A founding member of West Kensington's Brunswick Club who won the Military Cross in the Second World War has died aged 88.
Jimmy James was a prisoner of war in an interrogation camp near Berlin in 1943 when he and fellow prisoners had the idea of starting a youth club.
After he returned to the UK weighing just six stones, a prospectus was drafted and the then substantial sum of £13,000 was collected.
The scheme, eventually named the Brunswick Club, went ahead in Haldane Road off North End Road.
The Duke of Edinburgh opened the club in July 1949 with Mr James as a founding trustee who eventually became president.
Club trustee and chair of the management committee Boris Dunning, 60, had known Mr James for more than 30 years.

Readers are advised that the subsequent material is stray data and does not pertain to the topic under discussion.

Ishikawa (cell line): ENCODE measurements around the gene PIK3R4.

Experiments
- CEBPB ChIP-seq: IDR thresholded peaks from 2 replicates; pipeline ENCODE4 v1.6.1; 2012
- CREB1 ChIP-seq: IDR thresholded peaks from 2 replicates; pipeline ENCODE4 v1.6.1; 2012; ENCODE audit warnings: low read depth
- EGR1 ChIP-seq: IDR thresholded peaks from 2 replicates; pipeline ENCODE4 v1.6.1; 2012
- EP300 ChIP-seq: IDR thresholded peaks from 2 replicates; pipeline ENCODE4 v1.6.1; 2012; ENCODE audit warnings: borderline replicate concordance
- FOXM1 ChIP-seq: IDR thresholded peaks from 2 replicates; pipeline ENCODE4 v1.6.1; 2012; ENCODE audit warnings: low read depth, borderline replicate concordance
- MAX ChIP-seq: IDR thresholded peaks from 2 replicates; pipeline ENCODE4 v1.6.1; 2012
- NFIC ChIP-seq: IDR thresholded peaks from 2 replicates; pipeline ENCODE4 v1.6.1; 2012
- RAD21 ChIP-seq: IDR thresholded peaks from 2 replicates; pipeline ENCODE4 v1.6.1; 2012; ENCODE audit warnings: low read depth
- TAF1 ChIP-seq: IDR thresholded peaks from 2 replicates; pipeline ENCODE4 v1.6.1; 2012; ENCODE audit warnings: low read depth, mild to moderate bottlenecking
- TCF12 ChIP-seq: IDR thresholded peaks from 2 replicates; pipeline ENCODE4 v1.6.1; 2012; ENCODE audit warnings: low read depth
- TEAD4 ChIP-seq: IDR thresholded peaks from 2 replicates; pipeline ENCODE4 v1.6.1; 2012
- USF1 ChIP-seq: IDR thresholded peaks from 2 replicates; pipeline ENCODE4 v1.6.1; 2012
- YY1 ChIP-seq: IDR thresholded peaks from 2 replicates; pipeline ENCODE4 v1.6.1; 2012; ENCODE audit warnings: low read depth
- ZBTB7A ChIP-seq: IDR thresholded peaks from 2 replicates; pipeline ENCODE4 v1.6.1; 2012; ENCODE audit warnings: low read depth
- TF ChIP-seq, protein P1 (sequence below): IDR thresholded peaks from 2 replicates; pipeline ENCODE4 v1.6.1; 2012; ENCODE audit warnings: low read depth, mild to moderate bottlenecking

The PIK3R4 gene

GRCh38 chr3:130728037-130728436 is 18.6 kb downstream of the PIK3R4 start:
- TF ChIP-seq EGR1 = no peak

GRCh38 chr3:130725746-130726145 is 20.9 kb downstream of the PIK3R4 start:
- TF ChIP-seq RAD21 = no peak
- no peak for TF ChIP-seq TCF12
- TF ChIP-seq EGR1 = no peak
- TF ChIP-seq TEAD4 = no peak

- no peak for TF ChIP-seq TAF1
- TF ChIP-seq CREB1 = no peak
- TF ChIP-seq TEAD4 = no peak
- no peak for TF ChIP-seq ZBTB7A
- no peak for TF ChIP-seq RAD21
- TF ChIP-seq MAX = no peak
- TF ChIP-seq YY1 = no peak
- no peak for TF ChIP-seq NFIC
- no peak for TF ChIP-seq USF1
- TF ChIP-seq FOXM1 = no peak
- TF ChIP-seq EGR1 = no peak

He said that you could not tell from Mr James' manner that he was a war hero.
"He was a very quiet, studious, correct chap who didn't give impression he was ever in the army. Very precise, with a Home Office bearing."
Mr Dunning added that Mr James was always helpful to everyone. "If you needed something done he knew everybody you needed," he added.
The Brunswick Club had humble beginnings, being housed in two Nissen huts with the gym in old aircraft hangar.
Two of Mr James' children, Andrew and Tom, remain trustees of the club. His daughter is a former trustee.
Jimmy James, real name Richard Austin James, gained his nickname in a Territorial Army Unit of the Royal Engineers which he joined in 1939. He went to France as part of the British Expeditionary Force that year.
Evacuated from Dunkirk in a small boat in 1940, Mr James passed through one of the railway stations where his mother was one of the hundreds of women handing out tea and sandwiches. They failed to notice each other and his parents only learned later he was safe.
Mr James won the MC in 1943 during battle for the Aegean island of Leros.
His group was held up by snipers and he ran forward under fire, before clearing the enemy positions.
Richard Austin James, May 26, 1920 - September 10, 2008